Renovating an overgrown landscape-part three of a series.
One of the lessons I learned the hard way in my years of building and rebuilding landscape projects has been to realize that the project will generate a lot of waste that must be dealt with. During my initial talks with Holly (the client), I asked if the area had pick up services for such waste and she told me that we would have to cut it up and put it in special bags in order to put it out on the street. I chuckled at that because I knew that there would be a lot of stuff and that the bags and the time to fill them would not be cost effective. Since I was not familiar with the Atlanta area, I asked Holly if she would make some arrangements.
The site had been way over planted and then had been allowed to become overgrown. As we pruned and cleaned, we piled the debris in a corner of the circular drive. It grew and grew.
We ran out of room on the front drive and started piling the clippings and leaves on the lower parking area in the back yard. I wanted to have the piles in places that offered easy truck access. It was sort of fun working around a 1970 Karman Ghia. Both of the piles got rather large.
Holly said that she had been pleased in the past with results from Angie’s List and that she liked reading the comments and reviews. Well, let me tell you-Holly did a good job of finding someone to haul off the waste material. While I was working and watching the pile grow, a nice looking man pulled up, got out of the car, and asked, “Are you John?”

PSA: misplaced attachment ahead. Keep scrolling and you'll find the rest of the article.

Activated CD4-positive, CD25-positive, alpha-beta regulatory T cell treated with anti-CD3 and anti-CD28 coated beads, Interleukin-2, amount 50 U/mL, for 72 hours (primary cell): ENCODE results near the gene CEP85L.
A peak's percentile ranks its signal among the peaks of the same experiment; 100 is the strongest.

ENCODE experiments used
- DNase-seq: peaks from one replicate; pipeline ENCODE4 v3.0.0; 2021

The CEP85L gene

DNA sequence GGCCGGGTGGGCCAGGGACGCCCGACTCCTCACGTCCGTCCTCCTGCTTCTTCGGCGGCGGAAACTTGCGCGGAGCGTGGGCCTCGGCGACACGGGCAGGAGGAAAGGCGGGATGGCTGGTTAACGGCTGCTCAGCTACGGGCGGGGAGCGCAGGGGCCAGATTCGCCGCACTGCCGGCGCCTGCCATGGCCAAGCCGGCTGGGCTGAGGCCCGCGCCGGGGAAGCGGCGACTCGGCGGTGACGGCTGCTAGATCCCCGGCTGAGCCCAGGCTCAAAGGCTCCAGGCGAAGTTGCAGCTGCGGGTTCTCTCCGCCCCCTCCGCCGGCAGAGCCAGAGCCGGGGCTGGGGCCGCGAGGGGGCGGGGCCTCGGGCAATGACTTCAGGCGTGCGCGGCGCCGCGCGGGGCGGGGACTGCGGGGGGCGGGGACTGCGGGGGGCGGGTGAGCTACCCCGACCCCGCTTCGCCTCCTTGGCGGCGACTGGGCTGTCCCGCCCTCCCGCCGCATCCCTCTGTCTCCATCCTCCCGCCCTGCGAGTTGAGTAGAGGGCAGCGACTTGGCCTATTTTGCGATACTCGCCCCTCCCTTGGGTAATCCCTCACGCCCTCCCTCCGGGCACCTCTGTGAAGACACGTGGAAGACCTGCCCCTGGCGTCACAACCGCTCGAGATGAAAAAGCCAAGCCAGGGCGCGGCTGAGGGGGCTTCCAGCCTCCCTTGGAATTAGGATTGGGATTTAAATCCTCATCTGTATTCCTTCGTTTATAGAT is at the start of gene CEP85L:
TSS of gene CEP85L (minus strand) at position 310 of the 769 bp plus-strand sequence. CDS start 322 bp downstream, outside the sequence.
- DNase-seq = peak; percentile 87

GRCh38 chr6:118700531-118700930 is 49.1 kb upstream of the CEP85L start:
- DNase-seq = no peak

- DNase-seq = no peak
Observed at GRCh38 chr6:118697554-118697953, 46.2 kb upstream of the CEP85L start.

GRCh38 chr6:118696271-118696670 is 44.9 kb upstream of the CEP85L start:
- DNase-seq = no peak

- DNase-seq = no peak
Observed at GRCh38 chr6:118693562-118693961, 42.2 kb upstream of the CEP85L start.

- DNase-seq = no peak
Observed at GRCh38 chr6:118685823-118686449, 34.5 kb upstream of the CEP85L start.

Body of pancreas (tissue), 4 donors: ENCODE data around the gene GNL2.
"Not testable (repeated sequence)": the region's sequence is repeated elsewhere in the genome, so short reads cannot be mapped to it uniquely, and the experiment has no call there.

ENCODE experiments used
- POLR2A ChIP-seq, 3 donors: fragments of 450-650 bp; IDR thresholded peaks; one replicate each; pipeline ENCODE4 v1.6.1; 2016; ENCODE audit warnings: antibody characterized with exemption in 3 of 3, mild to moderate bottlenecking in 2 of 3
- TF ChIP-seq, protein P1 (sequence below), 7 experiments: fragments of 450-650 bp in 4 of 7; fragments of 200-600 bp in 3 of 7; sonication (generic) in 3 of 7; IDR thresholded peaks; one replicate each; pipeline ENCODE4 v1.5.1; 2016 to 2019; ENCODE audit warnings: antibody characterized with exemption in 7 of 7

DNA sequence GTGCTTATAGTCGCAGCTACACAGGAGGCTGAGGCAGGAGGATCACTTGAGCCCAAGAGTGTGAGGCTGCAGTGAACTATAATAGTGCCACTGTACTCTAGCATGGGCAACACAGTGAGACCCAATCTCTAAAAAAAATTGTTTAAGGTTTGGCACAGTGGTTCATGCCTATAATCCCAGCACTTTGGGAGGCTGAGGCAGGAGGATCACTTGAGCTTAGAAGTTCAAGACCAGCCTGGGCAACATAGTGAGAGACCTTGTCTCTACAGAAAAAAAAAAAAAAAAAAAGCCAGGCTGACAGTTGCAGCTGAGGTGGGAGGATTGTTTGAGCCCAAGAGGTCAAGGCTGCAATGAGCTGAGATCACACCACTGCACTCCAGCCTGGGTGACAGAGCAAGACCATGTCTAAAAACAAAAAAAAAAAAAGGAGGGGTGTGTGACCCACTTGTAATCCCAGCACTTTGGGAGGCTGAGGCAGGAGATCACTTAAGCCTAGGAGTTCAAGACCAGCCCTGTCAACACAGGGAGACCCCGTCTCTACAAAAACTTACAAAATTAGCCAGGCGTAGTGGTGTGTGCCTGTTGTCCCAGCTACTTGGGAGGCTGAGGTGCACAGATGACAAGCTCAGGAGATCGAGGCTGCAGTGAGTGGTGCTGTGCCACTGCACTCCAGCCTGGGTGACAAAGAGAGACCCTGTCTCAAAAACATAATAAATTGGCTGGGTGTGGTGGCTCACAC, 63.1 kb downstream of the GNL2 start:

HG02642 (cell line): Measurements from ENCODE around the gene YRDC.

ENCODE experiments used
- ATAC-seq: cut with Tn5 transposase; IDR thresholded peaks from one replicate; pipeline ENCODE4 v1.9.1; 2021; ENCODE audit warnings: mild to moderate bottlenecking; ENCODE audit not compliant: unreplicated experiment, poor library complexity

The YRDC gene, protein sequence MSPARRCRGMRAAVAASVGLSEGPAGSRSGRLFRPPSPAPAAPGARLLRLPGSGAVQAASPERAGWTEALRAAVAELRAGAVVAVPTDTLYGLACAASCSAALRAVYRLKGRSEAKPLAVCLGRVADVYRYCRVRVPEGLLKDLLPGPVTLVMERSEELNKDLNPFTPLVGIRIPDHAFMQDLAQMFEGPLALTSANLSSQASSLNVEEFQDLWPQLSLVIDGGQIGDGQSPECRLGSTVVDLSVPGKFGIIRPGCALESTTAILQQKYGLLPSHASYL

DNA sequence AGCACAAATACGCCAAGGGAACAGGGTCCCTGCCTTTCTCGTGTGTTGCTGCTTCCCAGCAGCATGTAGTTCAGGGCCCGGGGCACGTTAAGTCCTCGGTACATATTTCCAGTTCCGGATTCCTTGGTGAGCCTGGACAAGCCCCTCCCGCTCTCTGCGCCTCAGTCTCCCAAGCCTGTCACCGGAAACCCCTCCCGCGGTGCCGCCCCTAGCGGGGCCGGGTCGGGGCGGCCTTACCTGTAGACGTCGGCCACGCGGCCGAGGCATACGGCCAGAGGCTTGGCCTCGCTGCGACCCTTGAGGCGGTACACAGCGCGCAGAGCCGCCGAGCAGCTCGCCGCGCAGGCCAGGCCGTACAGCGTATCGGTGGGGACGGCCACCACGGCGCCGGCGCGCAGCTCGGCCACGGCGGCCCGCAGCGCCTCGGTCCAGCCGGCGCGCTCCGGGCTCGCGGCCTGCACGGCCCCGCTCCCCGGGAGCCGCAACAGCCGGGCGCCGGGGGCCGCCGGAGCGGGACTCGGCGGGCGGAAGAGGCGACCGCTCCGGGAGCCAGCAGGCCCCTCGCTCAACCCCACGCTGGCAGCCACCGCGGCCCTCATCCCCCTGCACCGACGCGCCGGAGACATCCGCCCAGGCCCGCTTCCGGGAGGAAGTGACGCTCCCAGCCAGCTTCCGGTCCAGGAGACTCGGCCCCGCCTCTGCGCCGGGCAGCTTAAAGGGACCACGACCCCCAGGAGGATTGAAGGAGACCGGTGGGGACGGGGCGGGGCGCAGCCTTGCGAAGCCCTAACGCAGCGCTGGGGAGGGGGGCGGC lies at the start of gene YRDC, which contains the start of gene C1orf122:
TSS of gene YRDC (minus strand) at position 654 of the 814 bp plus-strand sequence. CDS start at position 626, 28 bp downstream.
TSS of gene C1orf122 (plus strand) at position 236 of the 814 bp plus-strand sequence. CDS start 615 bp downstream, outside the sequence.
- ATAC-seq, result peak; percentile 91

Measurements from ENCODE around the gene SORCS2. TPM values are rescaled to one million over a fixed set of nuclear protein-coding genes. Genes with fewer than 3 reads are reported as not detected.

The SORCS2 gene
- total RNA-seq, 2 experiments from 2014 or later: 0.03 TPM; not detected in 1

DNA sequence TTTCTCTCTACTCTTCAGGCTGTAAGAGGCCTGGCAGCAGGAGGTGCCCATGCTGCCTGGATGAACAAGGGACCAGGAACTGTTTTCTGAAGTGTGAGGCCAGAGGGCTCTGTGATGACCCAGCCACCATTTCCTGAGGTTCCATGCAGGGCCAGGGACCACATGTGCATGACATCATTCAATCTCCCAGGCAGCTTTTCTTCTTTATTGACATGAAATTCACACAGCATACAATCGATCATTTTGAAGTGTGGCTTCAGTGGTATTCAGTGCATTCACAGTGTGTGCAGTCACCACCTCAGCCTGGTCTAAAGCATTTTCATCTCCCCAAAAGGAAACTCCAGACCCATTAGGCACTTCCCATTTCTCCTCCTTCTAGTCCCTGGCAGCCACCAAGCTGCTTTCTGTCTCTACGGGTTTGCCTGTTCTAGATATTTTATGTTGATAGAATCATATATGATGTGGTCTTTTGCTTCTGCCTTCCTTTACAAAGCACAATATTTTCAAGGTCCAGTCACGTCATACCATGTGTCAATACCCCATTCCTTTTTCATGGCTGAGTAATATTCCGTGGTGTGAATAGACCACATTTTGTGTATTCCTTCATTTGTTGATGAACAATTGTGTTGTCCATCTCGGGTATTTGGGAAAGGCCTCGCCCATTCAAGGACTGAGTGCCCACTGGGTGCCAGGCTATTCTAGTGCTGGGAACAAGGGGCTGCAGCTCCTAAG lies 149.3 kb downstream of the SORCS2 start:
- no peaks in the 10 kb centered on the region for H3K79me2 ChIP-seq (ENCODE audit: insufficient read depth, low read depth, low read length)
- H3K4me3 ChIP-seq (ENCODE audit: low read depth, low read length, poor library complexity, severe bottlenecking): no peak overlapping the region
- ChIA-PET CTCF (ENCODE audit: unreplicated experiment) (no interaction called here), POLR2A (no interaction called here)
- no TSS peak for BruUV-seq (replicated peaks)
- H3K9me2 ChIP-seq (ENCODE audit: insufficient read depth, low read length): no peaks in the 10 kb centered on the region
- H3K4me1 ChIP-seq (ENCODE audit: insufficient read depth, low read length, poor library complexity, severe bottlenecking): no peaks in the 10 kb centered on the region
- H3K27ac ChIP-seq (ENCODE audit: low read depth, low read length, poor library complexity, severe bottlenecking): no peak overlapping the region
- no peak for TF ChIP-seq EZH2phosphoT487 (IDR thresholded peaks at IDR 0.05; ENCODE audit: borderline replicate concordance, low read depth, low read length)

His name was Ryan Tabb, owner of Peachtree Junk Removal. Ryan is one of those people who I liked immediately. He walked around with me and looked at all of the details involved with the waste removal. He even noticed some old paint cans and told me that there was a special, environmentally friendly way of dealing with them.
Ryan gave Holly a reasonable bid price and had his truck at the site promptly on the day and time that he had promised. I was impressed. I was told that all of the biodegradable waste would be taken to a composting site and would be turned into something useful and eco friendly. I liked that. Ryan sent a giant truck with a lift gate and two delightful helpers, Jason and Ebie.
Everyone teamed up and loaded the truck. One of the things I liked about Peachtree Junk Removal was that everyone was cheerful and worked hard. No one complained when the job required two loads instead of one. They turned waste removal into a pleasant experience.
Ryan called and told me that the weights at the dump site were 3300 pounds for the first load and 3800 pounds for the second. That was a lot of pruning. We were both surprised at the amount.
After the waste removal, we put out 150 bales of pine straw to make the yard shine. I wasn’t able to get “after” pictures because the light wasn’t right when we got finished. The next job on the yard will be to repair the sprinkler system and the 12 volt lighting. After that, we will fill in a few places with new plants and seasonal color. The series will continue in a couple of weeks.
You may wish to see a previous article which explains the dynamics of plant pruning:
February is also a good time for carefully shaping your Crape Myrtles. Read about it in my article, Zen and the art of crape myrtle pruning
If you would like a consultation with John Schulz, Landscape Artist, in your yard, Please contact me by email
As usual, I would just love for you click here to go to Amazon and purchase the ebook edition of my wonderful book, Requiem for a Redneck to go on your Kindle. I have also noticed that Amazon now has a free Kindle app for iphones and tablets. Is that cool or what?